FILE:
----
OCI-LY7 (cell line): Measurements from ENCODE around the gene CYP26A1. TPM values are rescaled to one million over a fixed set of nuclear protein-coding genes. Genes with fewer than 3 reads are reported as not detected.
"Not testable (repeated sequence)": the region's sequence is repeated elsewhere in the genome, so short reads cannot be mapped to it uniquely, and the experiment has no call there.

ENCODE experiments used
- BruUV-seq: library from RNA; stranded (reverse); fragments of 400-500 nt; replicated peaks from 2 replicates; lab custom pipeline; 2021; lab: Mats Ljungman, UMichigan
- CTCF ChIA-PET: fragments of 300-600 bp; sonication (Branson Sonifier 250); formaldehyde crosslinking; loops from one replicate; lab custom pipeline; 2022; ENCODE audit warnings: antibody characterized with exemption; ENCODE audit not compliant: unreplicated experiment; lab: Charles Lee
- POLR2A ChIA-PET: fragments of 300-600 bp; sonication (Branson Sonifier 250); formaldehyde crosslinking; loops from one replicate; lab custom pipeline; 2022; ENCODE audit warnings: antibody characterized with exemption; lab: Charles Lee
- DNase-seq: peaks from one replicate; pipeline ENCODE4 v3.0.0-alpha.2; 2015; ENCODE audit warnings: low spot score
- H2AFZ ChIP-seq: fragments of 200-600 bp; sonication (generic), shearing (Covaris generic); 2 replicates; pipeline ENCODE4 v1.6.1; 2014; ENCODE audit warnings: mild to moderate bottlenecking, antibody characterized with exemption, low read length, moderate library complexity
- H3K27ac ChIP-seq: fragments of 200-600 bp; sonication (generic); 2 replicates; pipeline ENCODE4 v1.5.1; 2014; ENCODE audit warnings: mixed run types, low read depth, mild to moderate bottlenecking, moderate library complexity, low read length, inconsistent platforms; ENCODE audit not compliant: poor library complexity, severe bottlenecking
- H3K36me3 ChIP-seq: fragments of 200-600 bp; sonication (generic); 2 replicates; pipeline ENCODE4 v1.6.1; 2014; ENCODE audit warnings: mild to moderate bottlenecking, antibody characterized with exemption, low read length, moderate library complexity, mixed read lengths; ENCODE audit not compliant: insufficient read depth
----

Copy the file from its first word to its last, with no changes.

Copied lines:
OCI-LY7 (cell line): Measurements from ENCODE around the gene CYP26A1. TPM values are rescaled to one million over a fixed set of nuclear protein-coding genes. Genes with fewer than 3 reads are reported as not detected.
"Not testable (repeated sequence)": the region's sequence is repeated elsewhere in the genome, so short reads cannot be mapped to it uniquely, and the experiment has no call there.

ENCODE experiments used
- BruUV-seq: library from RNA; stranded (reverse); fragments of 400-500 nt; replicated peaks from 2 replicates; lab custom pipeline; 2021; lab: Mats Ljungman, UMichigan
- CTCF ChIA-PET: fragments of 300-600 bp; sonication (Branson Sonifier 250); formaldehyde crosslinking; loops from one replicate; lab custom pipeline; 2022; ENCODE audit warnings: antibody characterized with exemption; ENCODE audit not compliant: unreplicated experiment; lab: Charles Lee
- POLR2A ChIA-PET: fragments of 300-600 bp; sonication (Branson Sonifier 250); formaldehyde crosslinking; loops from one replicate; lab custom pipeline; 2022; ENCODE audit warnings: antibody characterized with exemption; lab: Charles Lee
- DNase-seq: peaks from one replicate; pipeline ENCODE4 v3.0.0-alpha.2; 2015; ENCODE audit warnings: low spot score
- H2AFZ ChIP-seq: fragments of 200-600 bp; sonication (generic), shearing (Covaris generic); 2 replicates; pipeline ENCODE4 v1.6.1; 2014; ENCODE audit warnings: mild to moderate bottlenecking, antibody characterized with exemption, low read length, moderate library complexity
- H3K27ac ChIP-seq: fragments of 200-600 bp; sonication (generic); 2 replicates; pipeline ENCODE4 v1.5.1; 2014; ENCODE audit warnings: mixed run types, low read depth, mild to moderate bottlenecking, moderate library complexity, low read length, inconsistent platforms; ENCODE audit not compliant: poor library complexity, severe bottlenecking
- H3K36me3 ChIP-seq: fragments of 200-600 bp; sonication (generic); 2 replicates; pipeline ENCODE4 v1.6.1; 2014; ENCODE audit warnings: mild to moderate bottlenecking, antibody characterized with exemption, low read length, moderate library complexity, mixed read lengths; ENCODE audit not compliant: insufficient read depth